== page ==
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Parents, teachers struggle with school supply costs

Updated: 08/08/2013 8:55 AM | Created: 08/08/2013 8:44 AM
By: Nikki Ibarra, KOB Eyewitness News 4

Parents are spending their child's last days of summer vacation shopping for school supplies. But as KOB Eyewitness News 4 learned, they're not the only ones shelling out money for students.

Teachers are spending their own money to buy school supplies. Teachers told KOB it's something they have to do because they don't get much help.

KOB went shopping with a dad and his sons Wednesday to see how much he had to spend on his kids. We wanted to see the difference between what a parent pays and what a teacher pays.

Jason Tsosie is an APS parent. He said sending his two sons off to school prepared is a priority for him.

"When it comes down to it, you know, I really value my children's education. I really want to make sure they have the tools that are necessary for them," he said.

Tsosie hopes to spend about $40 a kid. He said the school supply lists are pretty reasonable for the most part. But sometimes he gets frustrated by the details on the lists.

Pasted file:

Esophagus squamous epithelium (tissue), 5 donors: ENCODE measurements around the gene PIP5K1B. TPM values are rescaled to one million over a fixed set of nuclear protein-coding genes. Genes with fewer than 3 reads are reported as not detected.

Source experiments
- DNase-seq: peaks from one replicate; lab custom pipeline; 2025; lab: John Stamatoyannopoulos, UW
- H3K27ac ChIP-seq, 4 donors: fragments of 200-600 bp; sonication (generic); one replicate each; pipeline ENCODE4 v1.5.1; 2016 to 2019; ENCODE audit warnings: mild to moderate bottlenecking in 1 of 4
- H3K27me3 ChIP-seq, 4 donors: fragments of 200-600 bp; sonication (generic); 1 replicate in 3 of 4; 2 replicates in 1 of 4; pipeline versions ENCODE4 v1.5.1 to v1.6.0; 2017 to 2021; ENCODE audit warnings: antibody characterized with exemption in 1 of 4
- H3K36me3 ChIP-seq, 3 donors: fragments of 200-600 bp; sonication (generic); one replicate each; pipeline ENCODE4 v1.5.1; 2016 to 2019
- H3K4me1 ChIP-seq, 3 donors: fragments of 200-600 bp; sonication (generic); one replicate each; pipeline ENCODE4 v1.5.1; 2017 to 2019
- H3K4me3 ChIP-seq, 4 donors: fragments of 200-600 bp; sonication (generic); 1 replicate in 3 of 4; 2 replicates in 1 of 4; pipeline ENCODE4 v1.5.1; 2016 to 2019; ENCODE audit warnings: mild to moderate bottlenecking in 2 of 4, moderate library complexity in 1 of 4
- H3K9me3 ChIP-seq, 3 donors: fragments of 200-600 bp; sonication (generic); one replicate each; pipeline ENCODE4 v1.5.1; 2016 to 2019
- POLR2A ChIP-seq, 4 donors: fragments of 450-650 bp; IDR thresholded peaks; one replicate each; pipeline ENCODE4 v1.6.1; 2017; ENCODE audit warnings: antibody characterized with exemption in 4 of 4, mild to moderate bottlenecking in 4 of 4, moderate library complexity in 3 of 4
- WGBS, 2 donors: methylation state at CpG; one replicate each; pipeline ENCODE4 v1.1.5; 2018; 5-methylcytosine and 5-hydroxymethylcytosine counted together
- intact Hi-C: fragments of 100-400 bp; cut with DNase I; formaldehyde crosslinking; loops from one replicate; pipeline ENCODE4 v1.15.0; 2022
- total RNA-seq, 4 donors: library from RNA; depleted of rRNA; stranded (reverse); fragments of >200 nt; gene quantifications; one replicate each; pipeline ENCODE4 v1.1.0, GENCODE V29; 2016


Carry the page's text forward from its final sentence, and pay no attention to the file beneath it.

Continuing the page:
"They always ask for 24, but whenever we get the pencils when they're packed up, they're always in 20s," added Tsosie.

"I keep it as basic as I possibly can and I ask for basic supplies," said Stephanie DeBellis, a kindergarten teacher with APS.

DeBellis has been teaching for seven years. She can’t put just anything on her list. She has to get it approved by her principal first but whatever she can't ask for, she gets on her own. "It's a little frightening for much of my own money I do spend," added DeBellis.

She said she's spent between $8,000 to $10,000 of her own money throughout her career.

"We get no help. I've been given zero dollars in my teaching career by my district to spend as I deem necessary," DeBellis said.

DeBellis said when she makes the list, she thinks about costs. She hopes the state will step in and help teachers. 

"I know they want to provide the best and that's what I appreciate," Tsosie said. He ended up spending $92.20 on his sons' supplies.


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